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AMD Zen1/Zen2/Zen3 PowerCap RAPL Support Queued For Linux 5.11

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  • AMD Zen1/Zen2/Zen3 PowerCap RAPL Support Queued For Linux 5.11

    Phoronix: AMD Zen1/Zen2/Zen3 PowerCap RAPL Support Queued For Linux 5.11

    The work reported on back in October for RAPL PowerCap patches for AMD Zen CPUs from Zen 1 through Zen 3 are set to arrive with Linux 5.11 in early 2021...

    http://www.phoronix.com/scan.php?pag...rCap-RAPL-5.11

  • #2
    Along related lines and for those not aware, Linux 5.8 added the "AMD_Energy" driver for exposing CPU energy information to user-space via the hardware monitoring (HWMON) interfaces. Though at the moment that driver does not yet support Zen 3 processors.
    Only supports Epyc CPUs.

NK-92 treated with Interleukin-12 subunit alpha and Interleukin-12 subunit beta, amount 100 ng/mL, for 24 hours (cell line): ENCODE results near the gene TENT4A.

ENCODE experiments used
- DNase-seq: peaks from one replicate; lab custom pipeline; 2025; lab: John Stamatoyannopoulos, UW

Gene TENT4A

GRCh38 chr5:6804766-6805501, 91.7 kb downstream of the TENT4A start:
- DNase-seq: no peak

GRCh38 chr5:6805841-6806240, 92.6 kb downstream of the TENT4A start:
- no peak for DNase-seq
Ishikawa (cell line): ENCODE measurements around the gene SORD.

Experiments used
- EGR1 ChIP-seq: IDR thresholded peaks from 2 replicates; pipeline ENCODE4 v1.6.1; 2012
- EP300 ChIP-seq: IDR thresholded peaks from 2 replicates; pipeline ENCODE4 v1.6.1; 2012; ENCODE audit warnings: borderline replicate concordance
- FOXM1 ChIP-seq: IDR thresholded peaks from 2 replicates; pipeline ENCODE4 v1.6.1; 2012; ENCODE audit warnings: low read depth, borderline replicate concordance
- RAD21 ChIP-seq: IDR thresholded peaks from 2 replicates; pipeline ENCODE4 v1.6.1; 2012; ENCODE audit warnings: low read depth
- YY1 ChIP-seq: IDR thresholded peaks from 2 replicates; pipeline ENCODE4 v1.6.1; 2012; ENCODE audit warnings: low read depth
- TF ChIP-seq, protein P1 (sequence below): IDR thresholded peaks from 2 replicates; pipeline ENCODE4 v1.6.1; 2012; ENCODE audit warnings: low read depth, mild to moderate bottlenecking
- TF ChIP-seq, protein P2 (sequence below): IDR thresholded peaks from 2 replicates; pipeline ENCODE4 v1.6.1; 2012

This work led by Google engineers allow the AMD Family 17h/19h RAPL (Runtime Average Power Limiting) support within the Linux kernel's power-capping framework in the PowerCap driver.
    Meanwhile Linux still doesn't properly support advanced power features of Zen 2 in any shape or form: https://patchwork.kernel.org/[email protected]/

    So much for "excellent" open source support for its products. And we already have Zen 3 CPUs.

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    • #3
      Originally posted by birdie View Post

      Only supports Epyc CPUs.



      Meanwhile Linux still doesn't properly support advanced power features of Zen 2 in any shape or form: https://patchwork.kernel.org/[email protected]/

      So much for "excellent" open source support for its products. And we already have Zen 3 CPUs.
      could you elaborate your statement a bit? I'm not much into advanced power features so I don't know which ones are missing.

      Comment


      • #4
        Originally posted by birdie View Post

        Only supports Epyc CPUs.